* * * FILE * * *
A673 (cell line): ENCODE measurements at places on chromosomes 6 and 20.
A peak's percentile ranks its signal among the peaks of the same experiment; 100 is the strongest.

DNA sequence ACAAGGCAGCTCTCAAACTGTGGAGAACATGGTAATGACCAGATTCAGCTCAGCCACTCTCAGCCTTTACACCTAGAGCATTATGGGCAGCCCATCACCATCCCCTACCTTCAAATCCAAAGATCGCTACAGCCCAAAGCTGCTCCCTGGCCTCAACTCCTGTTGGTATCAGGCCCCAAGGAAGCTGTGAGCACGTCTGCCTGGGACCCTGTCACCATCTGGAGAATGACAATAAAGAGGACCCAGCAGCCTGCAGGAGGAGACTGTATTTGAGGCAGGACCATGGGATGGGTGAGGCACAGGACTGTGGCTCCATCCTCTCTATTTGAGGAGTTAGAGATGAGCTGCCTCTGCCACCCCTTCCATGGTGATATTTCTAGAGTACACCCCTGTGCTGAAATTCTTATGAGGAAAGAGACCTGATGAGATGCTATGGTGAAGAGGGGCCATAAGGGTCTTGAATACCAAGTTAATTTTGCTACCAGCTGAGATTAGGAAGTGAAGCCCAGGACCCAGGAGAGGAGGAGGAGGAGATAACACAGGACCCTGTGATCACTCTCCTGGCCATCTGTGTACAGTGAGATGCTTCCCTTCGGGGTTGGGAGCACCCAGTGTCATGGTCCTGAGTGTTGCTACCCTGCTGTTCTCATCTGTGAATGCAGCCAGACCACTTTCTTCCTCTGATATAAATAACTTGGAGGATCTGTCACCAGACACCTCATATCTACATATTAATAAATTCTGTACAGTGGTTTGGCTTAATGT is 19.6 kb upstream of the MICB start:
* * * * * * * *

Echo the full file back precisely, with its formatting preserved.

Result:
A673 (cell line): ENCODE measurements at places on chromosomes 6 and 20.
A peak's percentile ranks its signal among the peaks of the same experiment; 100 is the strongest.

DNA sequence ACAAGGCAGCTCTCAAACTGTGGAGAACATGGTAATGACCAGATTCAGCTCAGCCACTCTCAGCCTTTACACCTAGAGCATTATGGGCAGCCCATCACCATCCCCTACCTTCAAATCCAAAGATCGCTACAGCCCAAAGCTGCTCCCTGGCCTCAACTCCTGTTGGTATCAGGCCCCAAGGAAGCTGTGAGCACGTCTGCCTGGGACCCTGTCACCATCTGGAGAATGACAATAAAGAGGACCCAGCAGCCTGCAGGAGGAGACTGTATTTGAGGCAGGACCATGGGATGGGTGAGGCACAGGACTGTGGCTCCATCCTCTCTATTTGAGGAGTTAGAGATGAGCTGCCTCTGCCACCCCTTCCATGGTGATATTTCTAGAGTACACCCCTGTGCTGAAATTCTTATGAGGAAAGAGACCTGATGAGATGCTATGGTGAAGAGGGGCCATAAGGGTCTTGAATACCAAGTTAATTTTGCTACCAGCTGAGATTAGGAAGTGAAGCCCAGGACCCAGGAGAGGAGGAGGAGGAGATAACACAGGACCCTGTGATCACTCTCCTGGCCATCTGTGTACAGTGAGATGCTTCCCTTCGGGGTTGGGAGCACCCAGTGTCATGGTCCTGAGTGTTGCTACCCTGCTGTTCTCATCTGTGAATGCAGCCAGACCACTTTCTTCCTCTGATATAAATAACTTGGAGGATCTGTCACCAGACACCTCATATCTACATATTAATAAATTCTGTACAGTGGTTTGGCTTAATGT is 19.6 kb upstream of the MICB start: